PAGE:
After 40 years on Oahu, and an avid hiker, I figure I’m familiar with most trails on the Island. It’s a rare treat when the name of an unfamiliar trail enters my sights. Such as it did with a recent story I was writing on the Sierra Club of Hawaii. In doing my research on the club, I discovered it’s been highly active in protecting the Kaiwi Shoreline Trail. Kaiwi Shoreline Trail?

The very next morning, I was on the trail by sunrise. A supremely psychedelic time of day. As that blinding molten ball peeks over Makapuʻu Lighthouse hill, soft blues and pinks that have suffused the horizon are suddenly eclipsed by a light show that is nothing short of paralyzing. If no one is around to hear it, do the gasping sounds humans make at the sheer explosiveness of a brilliant Hawaiian sunrise still make a sound? You bet. Every shivering leaf, blade of grass, and inert rock are suddenly awake with life, all transfixed in that dazzling show of glory that spills over the etherial darkness like a rushing of lava.

It’s not that I wasn’t familiar with this general area. After all, I’ve hiked the Lighthouse Trail untold times, and spent carefree childhood days in the foothills, at Kaho‘ohaihai Inlet, where my brothers and I would jump off a log tucked into the shoreline boulders, a makeshift diving board. I’d sometimes bring my snorkel to commune mermaid-style with the fairyland of attractive fish that abound in this crystal cove. It’s just that until my Sierra Club research, I hadn’t realized there was a shoreline trail that extended even beyond Kaho‘ohaihai Inlet. When something is so utterly spellbinding as this tiny, paradise-perfect bay is, why look any further?

Today, I revisit my childhood memory, that inlet at the foot of Pele’s Chair, a rock outcropping that resembles a rudimentary spot for a giant to recline. And then I continue along the shore to the right, where a salt and pepper splash of trail is comprised of black lava rocks offset by equally eye-catching ashen white rocks.

Farther along, as the brightening sky begins to reveal the jagged asymmetry of Koko Crater’s gaping rim in the far distance, Ka‘ili‘ili Bay, on my left, makes its presence known with fingering inlets that present marshy vegetation. Pools have gathered here and there in the flat, inland sands and given rise to surreal clusters of mangroves. Their myriad roots are spindly appendages rising in arching symmetry from the sandy floor of nature’s reflecting pools.

As the path veers away from the beach, there’s a shift from oceanside lava rock to tall, dry, grassy fields, reminiscent of golden African savannah. But here, the gold is doubly vivid, like a glowing vision from a treasure chest, as a flood of rays drenches the rich veneer of the morning across the land.

Every picture is perfect here. Layers of the horizon, when looking toward the ocean, change from straw-ochre to plush green, provided by an outcropping of hearty naupaka clusters, that contrast drastically against an inky black silhouette of sharp-edged lava rock. Gnarly rock protuberances segue through a stretch of tide pools into an expanse of liquid blue that meets the sky’s fiery vibrancy of atomic yellow. There’s no silver lining here. It’s more of a celestial caldron boiling up such a flaming brew in the heavens that plump clusters of clouds stand out like a hovering convergence of alien spaceships.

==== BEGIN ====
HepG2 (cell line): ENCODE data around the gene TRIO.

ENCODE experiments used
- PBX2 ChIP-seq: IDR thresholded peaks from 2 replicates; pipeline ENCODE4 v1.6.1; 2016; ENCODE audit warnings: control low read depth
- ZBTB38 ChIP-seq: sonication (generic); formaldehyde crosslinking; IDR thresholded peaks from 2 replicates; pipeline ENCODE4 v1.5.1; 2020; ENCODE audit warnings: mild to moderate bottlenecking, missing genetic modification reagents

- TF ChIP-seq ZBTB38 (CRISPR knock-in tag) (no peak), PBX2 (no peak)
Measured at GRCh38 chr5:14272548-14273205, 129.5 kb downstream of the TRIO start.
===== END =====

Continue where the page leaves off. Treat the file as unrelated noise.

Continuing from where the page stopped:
Next on my path is Kaloko Inlet, a waterway that requires passing over picturesque Wawamalu Bridge. The inlet reaches all the way to Kalaniana‘ole Highway, which at this point is parallel to my path. A network of side paths spread through the grasses and sands, but I’ve kept to the one along the shoreline. Pre-1800, this entire Kealakipapa Valley was once home to the farmers and fishermen of Wawamalu Village. The village’s name suggests shade, in reference to forests that once stood here. A ranch was established in the area in the 1920s by Alan Davis, with some locals still referring to Kaho‘ohaihai Inlet as Alan Davis Beach. A tsunami wiped out the ranch’s several houses, horses, and cows in 1946. Since then, groups like Sierra Club have lobbied to protect this magical stretch of shoreline from development, with its sunrises that are worth more than gold.

The trek ends shortly thereafter at Wawamalu Beach Park, and I wend my way back toward my car, against the harshness of the risen sun. The day is already hot and I seek shade after my dreamy morning that’s already bidding me return to these mystical shores, and soon.

TRAIL: Kaiwi Shoreline Trail

LENGTH: 2.5 miles round trip

HOW TO GET THERE: From Waikiki, take Kalakaua Avenue to Diamond HeadRoad. Follow the signs for H1 freeway going east. H1 quickly turns into Kalanianaole Highway. Go past Hawaii Kai, Hanauma Bay, SandyBeach, and Hawaii Kai Golf Course. About a mile past the golf course, turn right onto Makapuu Lighthouse Road, entering an open gate marked by a sign that reads “Ka Iwi Scenic Shoreline.”